# Partial-tree procedure

The following procedure `list->tree` converts an ordered list to a balanced binary tree. The helper procedure `partial-tree` takes as arguments an integer `n` and list of at least `n` elements and constructs a balanced tree containing the first `n` elements of the list. The result returned by `partial-tree` is a pair (formed with `cons` ) whose `car` is the constructed tree and whose `cdr` is the list of elements not included in the tree.

``````(define (list->tree elements)
(car (partial-tree elements (length elements))))

(define (partial-tree elts n)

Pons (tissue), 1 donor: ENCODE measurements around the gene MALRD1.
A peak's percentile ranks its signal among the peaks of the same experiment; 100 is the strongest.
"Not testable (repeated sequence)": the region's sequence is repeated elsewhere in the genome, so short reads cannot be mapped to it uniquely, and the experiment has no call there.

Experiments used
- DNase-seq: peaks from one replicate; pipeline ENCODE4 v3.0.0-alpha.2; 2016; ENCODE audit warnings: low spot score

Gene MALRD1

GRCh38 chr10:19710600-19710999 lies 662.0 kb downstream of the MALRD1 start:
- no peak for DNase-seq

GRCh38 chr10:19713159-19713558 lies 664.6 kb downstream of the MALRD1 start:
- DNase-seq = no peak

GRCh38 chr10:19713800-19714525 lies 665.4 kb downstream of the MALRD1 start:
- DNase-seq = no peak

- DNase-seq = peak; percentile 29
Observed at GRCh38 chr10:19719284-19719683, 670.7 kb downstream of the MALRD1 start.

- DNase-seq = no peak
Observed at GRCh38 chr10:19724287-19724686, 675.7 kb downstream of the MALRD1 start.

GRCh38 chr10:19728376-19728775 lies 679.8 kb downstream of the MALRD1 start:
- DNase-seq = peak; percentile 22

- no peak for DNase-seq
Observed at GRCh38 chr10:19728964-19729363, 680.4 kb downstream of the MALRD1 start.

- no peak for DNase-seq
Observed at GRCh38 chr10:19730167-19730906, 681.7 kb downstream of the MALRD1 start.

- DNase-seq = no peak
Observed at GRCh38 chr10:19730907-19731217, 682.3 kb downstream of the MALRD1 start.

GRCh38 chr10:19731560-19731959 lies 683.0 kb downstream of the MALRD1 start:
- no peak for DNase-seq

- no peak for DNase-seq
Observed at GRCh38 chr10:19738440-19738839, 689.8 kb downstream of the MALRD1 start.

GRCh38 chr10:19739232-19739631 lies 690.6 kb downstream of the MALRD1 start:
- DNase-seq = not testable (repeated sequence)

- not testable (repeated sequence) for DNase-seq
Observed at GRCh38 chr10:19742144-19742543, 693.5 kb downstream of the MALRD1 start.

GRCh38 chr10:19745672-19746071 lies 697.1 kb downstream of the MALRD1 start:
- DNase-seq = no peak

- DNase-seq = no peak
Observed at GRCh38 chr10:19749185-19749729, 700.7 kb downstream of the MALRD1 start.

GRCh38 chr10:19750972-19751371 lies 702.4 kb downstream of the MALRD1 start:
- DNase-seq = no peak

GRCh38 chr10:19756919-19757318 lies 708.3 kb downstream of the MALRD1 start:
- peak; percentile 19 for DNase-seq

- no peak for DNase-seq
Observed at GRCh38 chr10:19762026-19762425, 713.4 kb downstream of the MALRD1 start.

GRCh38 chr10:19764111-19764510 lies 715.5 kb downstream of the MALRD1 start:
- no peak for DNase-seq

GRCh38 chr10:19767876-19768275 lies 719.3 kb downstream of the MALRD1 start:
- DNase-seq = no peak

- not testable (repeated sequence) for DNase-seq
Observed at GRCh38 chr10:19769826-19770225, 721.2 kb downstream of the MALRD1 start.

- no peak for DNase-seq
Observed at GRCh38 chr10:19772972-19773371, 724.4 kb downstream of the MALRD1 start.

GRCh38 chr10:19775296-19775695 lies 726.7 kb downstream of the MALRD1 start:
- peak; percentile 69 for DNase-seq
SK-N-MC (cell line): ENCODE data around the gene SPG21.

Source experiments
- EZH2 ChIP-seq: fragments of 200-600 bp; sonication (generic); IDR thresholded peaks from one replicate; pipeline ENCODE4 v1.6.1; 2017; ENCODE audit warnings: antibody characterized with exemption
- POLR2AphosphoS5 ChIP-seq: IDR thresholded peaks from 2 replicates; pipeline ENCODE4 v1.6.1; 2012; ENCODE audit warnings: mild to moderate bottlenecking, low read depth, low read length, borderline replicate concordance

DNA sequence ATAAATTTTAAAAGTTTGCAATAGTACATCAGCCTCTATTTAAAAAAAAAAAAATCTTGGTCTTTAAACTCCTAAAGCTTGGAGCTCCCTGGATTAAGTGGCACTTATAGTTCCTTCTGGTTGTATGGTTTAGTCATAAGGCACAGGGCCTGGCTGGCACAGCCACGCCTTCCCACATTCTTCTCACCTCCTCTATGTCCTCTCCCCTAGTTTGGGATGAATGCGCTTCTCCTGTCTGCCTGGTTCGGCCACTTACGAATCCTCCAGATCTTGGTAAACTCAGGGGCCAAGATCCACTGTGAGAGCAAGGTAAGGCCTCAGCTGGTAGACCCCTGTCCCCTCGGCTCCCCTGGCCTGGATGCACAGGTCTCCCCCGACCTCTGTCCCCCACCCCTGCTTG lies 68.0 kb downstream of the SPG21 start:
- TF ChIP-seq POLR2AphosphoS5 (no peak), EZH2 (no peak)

(if (= n 0)
(cons '() elts)
(let ((left-size (quotient (- n 1) 2)))
(let ((left-result (partial-tree elts left-size)))
(let ((left-tree (car left-result))
(non-left-elts (cdr left-result))
(right-size (- n (+ left-size 1))))
(let ((this-entry (car non-left-elts))
(right-result (partial-tree (cdr non-left-elts)
right-size)))
(let ((right-tree (car right-result))
(remaining-elts (cdr right-result)))
(cons (make-tree this-entry left-tree right-tree)
remaining-elts))))))))
``````

a. Write a short paragraph explaining as clearly as you can how `partial-tree` works. Draw the tree produced by `list->tree` for the list `(1 3 5 7 9 11)`

b. What is the order of growth in the number of steps required by `list->tree` to convert a list of `n` elements?

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